The first Sino-Indian war was fought in 1962 over border disputes in the Eastern Himalayan region. The next Sino-Indian war, it seems, will be fought over a dramatically different turf: information technology outsourcing.
China, so far the world's manufacturing superpower, is making a credible play for a share of the IT outsourcing pie, much to India's chagrin. China's well-oiled machine, once it makes up its mind about rolling out a policy, is capable of doing so more effectively than most other governments.
Somehow, its Communist past comes in handy: China has created an education system that is scaling well in the engineering disciplines. Statistically, the United States graduates roughly 70,000 undergraduate engineers annually. China graduates 600,000 and India 350,000. Although India compensates with an additional 300,000 IT graduates through non-engineering programs, in higher education, China is racing ahead, producing engineering Ph.D.s at a much faster pace than either the US or India.
As India struggles to cope with raging attrition and salary inflation challenges, and a generally unstable, mercenary workforce, let's take a look at the situation in China.
Entrepreneur Chris Chen founded VanceInfo in 1995. It is headquartered in Beijing. The company has become one of a half-dozen companies leading China's forays into software outsourcing.
Vance got its first breakthrough when IBM gave the start-up a project to localise its OS2 operating system into Chinese. That contract blossomed into testing projects and then led to development assignments. With 3,800 employees spread across Beijing, Shanghai and six other cities, Vance today does work for IBM, Microsoft and a host of other multinational corporations.
TIBCO, a Palo Alto, Calif.-based banking middleware company, which has an annual revenue of $570 million and is run by an India-born chief executive, recently kicked out a major Indian outsourcer because it could not meet TIBCO's offshore project staffing needs in a timely manner. TIBCO subsequently also downsized its captive development center in India from 150 employees to 100. Both moves were compensated by Vance in China, whose TIBCO-specific operation grew from nothing to 200.
Vance and a handful of other Chinese companies are growing rapidly due to American multinational companies' desire to diversify out of India while continuing to control costs. The US downturn has accelerated the process, as companies are looking for alternatives to India's rising costs. It's a natural choice, particularly because most multinational corporations already have significant Chinese operations, either in manufacturing or to reach the Chinese market.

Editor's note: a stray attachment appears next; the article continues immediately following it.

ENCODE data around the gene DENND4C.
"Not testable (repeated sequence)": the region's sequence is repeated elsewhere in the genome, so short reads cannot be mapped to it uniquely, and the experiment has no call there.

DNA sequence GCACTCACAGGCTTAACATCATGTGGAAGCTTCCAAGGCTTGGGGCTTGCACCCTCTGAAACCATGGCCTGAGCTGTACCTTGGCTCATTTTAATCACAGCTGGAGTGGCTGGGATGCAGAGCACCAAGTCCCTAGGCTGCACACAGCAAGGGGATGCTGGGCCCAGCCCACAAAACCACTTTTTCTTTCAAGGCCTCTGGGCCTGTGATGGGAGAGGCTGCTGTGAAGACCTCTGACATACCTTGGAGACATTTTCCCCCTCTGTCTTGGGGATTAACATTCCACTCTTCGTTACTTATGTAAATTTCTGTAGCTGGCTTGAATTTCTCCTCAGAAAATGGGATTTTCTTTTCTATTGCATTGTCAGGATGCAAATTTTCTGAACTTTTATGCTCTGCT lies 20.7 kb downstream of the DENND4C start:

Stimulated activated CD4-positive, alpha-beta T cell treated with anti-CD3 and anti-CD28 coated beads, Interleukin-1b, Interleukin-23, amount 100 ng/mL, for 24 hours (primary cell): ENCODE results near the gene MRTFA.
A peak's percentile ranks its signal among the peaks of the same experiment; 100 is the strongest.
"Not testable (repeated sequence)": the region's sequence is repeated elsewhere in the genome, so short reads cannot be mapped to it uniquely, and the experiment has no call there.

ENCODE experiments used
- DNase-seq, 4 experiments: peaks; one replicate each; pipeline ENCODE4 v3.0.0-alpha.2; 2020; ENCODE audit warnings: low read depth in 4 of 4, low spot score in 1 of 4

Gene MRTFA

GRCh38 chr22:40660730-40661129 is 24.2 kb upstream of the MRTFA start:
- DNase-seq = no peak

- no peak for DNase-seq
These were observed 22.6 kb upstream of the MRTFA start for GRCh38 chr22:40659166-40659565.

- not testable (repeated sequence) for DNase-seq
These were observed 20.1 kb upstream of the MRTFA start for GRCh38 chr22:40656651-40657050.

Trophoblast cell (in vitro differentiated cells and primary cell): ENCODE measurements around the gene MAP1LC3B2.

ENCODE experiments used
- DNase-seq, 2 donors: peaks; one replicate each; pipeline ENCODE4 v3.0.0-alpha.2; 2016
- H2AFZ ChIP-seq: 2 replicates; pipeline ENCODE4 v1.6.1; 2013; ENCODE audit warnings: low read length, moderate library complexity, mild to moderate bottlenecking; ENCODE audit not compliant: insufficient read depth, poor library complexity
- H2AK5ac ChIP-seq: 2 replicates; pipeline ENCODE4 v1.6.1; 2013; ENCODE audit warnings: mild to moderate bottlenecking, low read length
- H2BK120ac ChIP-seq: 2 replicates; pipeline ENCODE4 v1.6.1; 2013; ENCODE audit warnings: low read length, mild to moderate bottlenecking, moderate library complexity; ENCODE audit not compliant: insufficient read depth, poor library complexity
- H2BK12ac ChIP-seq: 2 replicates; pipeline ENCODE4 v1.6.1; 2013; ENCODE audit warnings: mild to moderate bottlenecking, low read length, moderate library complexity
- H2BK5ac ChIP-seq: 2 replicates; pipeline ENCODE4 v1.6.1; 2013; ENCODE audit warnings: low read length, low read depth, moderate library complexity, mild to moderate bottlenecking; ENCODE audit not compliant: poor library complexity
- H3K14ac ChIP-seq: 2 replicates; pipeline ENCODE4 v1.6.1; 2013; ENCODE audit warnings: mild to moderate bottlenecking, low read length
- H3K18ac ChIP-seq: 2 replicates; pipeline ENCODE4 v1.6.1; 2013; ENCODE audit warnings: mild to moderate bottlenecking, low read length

Vance has found it relatively easy to sell software testing, maintenance and research and development services to these operations without having to incur the larger cost of selling to the US headquarters. The company went public recently on the New York Stock Exchange. Net revenues for the year 2007 were $62.7 million, up 115.9 per cent from 2006.
Chinese companies aren't the only ones building up resources in China. The Indian outsourcers, reeling under rising cost-structures and eroding profits, are also looking at China. "We are not committed to using Indian resources," says Virender Aggarwal, who heads up Satyam's Asia Pacific and Middle East efforts. Satyam is among India's top five or so outsourcers. "We will go where we find the right skills at the right price," Aggarwal says. And for now, that points Satyam to China.
Satyam's Nanjing operation will grow to 2,500 people this year. Within three years, the company expects that 20 per cent of its total workforce (currently at 50,000) will be outside India, China being the obvious next largest destination. Testing and Engineering Services for high-tech and automotive companies are obvious areas where China offers 'near-shoring' opportunities for multinationals, since so much of the manufacturing already takes place there.
Customer intimacy, in fact, is a bonus. For this type of work, language does not create any barrier. Software programming is also a strength area for the Chinese, in which, language skills are not integral.
Trainable skills matter and are, surprisingly enough, in short supply in India. "The Indian government is not spending enough on education. As a result, India cannot keep up with the demand," says Aggarwal.
China is spending; China can keep up. So, all the major Indian outsourcers are looking at China as a strategic alternative.
A smaller Fremont, Calif.-headquartered Indian outsourcer, Sierra Atlantic, has made China a key competitive advantage. Sierra's chief executive, Raju Reddy, says that, to deliver products globally, companies must have a significant presence in both India and China.
One of Sierra's recently acquired clients, a $4 billion revenue high-tech manufacturing company, asked for 60 to 70 people in India, plus five to 10 people in China to support its manufacturing operations. Reddy believes that Sierra won the customer because he could support the China needs, not just offer Indian resources.
Reddy also finds the Chinese workforce eager to learn new things like business application development, traditionally not a Chinese strength. The work ethic is sincere and motivated, unlike the sense of entitlement that prevails amongst Indian engineers who hop from job to job every six months developing excellent salary negotiation skills but not much else that matters. "It is a blessing that China is developing as a meaningful competitor to India," Reddy says.
Ultimately, optimists may hope that this competitive force from the Chinese contingent will whip India's youth back into shape. But in the meantime China may well gobble up a third of India's outsourcing lunch!
Sramana Mitra is a technology entrepreneur and strategy consultant in Silicon Valley.